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Is a European Superstate under German Dominance the Hidden Goal of the Euro Plan?


Brussels arch decorated during the celebration of EU expansion -- Symbol of the new European Superstate?

The London-based Telegraph today reports a German memo that sets out major expansion plans for centralized EU powers in Brussels over individual European nations.

“An intrusive European body with the power to take over the economies of struggling nations should be set up to tackle the eurozone crisis, according to a leaked German government document.”



Is Germany exploiting the euro crisis to create a European superstate under German control?

According to The Telegraph the memo from the German foreign office argues that the largest nations in the E.U., which are providing major financial support, should have the right and ability to take over the economies of other European nations that are struggling. Germany plans to create a more stable union by exerting full economic control over unstable nations. Germany has already been pushing for taxes set in Brussels over all the European Union.

The idea of a European super state controlled by Brussels with the largest economy (Germany) having the greatest control over smaller states may bring shivers of a Fourth Reich to some. The desire for some sort of European stability mechanism (ESM) is natural and understandable in that those giving the most money will always want more control over the outcome so that their money is not wasted or so that they don’t have to later poor good money after bad. However, it is a maxim that where the money is, the power is, and the money in the Eurozone is clearly in Germany. Europe is begging for Germany’s money, and money does not flow without power flowing with it. That’s an economic truth.

Thus, it should be no surprise that, under Germany’s proposed euro plan, the European Monetary Fund (EMF) would be able to take full economic control over failing countries such as Greece and Italy. When, however, does full economic control not essentially means full control of everything, for what in government does not run by money? Under the German plan to resolve the European economic crisis, as revealed in the memo, bailouts will come with strings attached that give more authority specifically to Germany, Finland, Austria and the Netherlands. Is this a case of Germany exploiting a serious crisis, like the euro crisis, in order to expand its power again in Europe. Is there an endless German lust for European dominance, or is it just the reasonable assumption of guidance over countries that clearly do not know how to manage their finances as a condition for giving them free money?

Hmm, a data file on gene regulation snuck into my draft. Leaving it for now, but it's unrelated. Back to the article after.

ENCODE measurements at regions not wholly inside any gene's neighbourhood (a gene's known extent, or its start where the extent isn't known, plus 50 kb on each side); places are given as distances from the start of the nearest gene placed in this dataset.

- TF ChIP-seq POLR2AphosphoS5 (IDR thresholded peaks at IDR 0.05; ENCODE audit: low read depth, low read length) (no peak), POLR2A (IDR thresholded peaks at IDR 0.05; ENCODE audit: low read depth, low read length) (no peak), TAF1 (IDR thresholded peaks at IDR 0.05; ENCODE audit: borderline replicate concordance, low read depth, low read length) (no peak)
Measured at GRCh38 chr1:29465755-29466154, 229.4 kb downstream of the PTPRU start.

It has always been inevitable in this writer’s mind that the E.U. would need more centralized control, especially economic control, if it was going to hold together as an economic union. Richer nations will not suffer indefinitely the downward pull of austerity on their own citizens that comes from struggling nations that seem less able to govern themselves in economically prudent ways. The desire for prudent-minded Germans to take more control and make things work “right” may be overwhelming. Clearly they know what they are doing, as their own economy has been the star of Europe. It is almost inevitable that they will think others ought to step to their march if they are to have the same success.

As Germany seems understandably reluctant to give more money to foundering nations, it may be all of this is just a strong feeling of a need to safeguard any German investment in Europe’s salvation. Nevertheless, the end result of this crisis will almost certainly be greater German power over Europe. (Another prediction made here and now on The Great Recession Blog.) It almost has to play out that way because Germany needs to be the main financial savior, and people do not give money without controls over their money. Of course, another possibility is that the whole Eurozone collapses, and Germany is sucked down with it.

The leaked document is titled “The Future of the EU: Required Integration Policy Improvements for the Creation of a Stability Union.”

The rise of German control among the European states

The newly revealed German plan strengthens Europe’s economic stability fund by giving it power to take the weaker failing nations of Europe into receivership and running those nations until they are again solvent.

What raises a little more fear with regard to this particular European stabilization mechanism is that the memo states all of this is a “first stage” for a greater political union in Europe: “The debate on the way towards a political union must begin as soon as the course toward stability union is charted.” The European Union’s course over the decades has consistently displayed a repressed desire to form an “E.U. Superstate.”

Stephen Booth a research director at a European think tank said last night that the German master plan “would be the first step towards a vision of ‘political union’ that would have major consequences for the future of the entire EU.”

There is nothing like a massive crisis to create opportunity to be seized for equally massive political change by those who are able. Power will flow along the same lines of current as money. So, with Germany increasingly being asked to pick up the load, it’s not hard to decipher where the power will concentrate. This is a crisis that Merkel has said is Europe’s most difficult crisis since World War II. Merkel has also said she sees “more Europe” as the solution. That was also was the solution to Europe’s problems under the Austrian Empire run by the Habsburg dynasty. Europe has always been pulled between those who want more central control over all nations and those who simply want national cooperation.


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